Bankruptcy proceedings are instigated either by the individual themselves or by a creditor who has not been paid an outstanding debt and who petitions the court for a bankruptcy order. Once a Bankruptcy order is made, the Official Receiver will immediately be appointed as the Trustee of the Bankruptcy estate.
The role of the Official Receiver/Trustee is to realise the assets owned by the debtor, investigate other potential assets and seek out and agree claims for creditors. Once those tasks are completed, it is then their duty to make a distribution to the creditors.
It is possible that an alternative trustee will be appointed by the meeting of creditors summoned by the Official Receiver or creditor owed 51% of the total debt can seek a secretary of state appointment.
Whether it is the Official Receiver or another Trustee that deals with the estate, they are required to deal with the realisation of assets in a manner set down by the relevant sections, rules and regulations of the Insolvency Act and the Insolvency rules.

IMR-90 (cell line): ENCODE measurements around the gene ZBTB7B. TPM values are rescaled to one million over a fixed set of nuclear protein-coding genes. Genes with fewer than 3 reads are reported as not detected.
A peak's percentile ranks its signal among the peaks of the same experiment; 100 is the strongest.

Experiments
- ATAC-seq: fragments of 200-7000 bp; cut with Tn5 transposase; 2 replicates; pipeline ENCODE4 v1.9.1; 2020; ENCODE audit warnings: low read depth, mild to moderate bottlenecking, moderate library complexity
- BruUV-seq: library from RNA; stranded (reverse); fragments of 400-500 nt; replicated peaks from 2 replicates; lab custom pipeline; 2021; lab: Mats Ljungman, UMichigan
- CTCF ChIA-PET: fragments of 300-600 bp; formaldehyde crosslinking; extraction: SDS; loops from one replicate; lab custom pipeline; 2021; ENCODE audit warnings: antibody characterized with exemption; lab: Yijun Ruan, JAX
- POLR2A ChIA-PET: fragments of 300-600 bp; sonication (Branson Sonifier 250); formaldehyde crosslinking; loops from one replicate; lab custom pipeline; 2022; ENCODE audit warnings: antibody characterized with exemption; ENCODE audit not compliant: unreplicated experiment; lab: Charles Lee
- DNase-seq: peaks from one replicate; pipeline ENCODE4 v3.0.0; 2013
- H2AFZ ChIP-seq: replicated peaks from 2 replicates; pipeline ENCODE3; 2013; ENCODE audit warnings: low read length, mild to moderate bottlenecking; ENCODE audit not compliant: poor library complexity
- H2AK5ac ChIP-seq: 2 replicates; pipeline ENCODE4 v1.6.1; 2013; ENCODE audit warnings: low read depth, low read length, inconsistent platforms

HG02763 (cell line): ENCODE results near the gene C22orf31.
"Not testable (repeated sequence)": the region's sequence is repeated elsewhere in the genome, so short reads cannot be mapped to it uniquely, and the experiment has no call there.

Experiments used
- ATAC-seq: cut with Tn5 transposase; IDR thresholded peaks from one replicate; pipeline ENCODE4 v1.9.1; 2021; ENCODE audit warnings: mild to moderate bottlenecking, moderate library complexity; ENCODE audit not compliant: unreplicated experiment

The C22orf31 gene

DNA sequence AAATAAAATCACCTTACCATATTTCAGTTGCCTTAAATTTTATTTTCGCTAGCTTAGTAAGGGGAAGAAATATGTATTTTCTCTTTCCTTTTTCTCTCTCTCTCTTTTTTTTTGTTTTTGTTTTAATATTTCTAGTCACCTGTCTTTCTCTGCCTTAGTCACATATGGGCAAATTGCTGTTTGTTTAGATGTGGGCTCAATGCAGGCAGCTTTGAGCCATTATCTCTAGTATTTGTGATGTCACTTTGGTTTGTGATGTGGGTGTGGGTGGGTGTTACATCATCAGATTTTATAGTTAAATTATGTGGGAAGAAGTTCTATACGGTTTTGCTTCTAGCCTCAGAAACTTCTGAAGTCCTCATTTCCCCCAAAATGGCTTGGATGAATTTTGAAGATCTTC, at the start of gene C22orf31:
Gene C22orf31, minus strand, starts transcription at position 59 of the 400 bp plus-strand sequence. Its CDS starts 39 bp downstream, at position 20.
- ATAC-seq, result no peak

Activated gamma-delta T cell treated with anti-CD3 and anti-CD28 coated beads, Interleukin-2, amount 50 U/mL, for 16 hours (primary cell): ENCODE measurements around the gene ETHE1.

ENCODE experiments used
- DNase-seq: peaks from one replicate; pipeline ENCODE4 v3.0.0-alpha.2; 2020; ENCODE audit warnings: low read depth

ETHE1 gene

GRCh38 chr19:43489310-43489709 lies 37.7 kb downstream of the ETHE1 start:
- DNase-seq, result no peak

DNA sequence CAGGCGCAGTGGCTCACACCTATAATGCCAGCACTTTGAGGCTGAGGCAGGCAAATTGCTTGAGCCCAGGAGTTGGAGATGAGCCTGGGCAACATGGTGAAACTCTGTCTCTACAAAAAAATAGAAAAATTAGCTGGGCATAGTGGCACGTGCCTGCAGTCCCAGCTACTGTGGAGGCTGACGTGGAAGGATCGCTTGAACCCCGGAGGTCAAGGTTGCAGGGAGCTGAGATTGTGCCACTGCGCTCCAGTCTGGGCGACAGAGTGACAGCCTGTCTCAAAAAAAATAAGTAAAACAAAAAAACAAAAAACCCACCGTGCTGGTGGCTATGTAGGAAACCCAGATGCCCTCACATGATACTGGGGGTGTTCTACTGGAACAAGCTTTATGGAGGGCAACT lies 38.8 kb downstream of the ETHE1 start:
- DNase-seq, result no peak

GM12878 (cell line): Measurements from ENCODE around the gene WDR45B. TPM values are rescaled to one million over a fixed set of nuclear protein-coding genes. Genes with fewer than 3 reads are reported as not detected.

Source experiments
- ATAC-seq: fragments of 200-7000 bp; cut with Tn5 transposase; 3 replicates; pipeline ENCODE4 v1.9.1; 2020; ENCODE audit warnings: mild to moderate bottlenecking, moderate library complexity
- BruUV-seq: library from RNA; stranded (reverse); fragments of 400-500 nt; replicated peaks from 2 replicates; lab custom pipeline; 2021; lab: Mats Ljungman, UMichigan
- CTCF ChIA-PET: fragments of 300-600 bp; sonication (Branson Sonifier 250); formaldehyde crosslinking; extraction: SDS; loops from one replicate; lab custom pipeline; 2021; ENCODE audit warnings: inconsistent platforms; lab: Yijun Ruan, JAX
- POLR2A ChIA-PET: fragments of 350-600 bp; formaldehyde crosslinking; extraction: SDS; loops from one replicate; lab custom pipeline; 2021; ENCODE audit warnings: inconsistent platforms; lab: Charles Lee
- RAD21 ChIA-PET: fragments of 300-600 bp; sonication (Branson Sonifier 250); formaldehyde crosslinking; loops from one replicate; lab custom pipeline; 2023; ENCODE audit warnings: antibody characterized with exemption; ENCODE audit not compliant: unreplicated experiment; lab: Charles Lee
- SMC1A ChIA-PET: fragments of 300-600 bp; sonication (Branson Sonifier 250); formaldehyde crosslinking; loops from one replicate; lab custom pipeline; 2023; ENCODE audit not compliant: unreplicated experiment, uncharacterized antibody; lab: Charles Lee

This is not a particularly flexible process and it should be understood that upon the making of a Bankruptcy Order, legal ownership title to the individual’s assets transfers formally and legally to the trustee and hence the individual will not be in a position to either sell assets or manipulate them in any way following a Bankruptcy Order without the authority of the Trustee of the Bankruptcy estate.
Bankruptcy is a regulated and not particularly flexible process as opposed to an Individual Voluntary Arrangement (IVA), which provides a degree of flexibility with its terms and the durations involved. It should also be noted that there is a requirement for a public advert of the Bankruptcy proceedings, which is not a requirement where an Individual Voluntary Arrangement is concerned.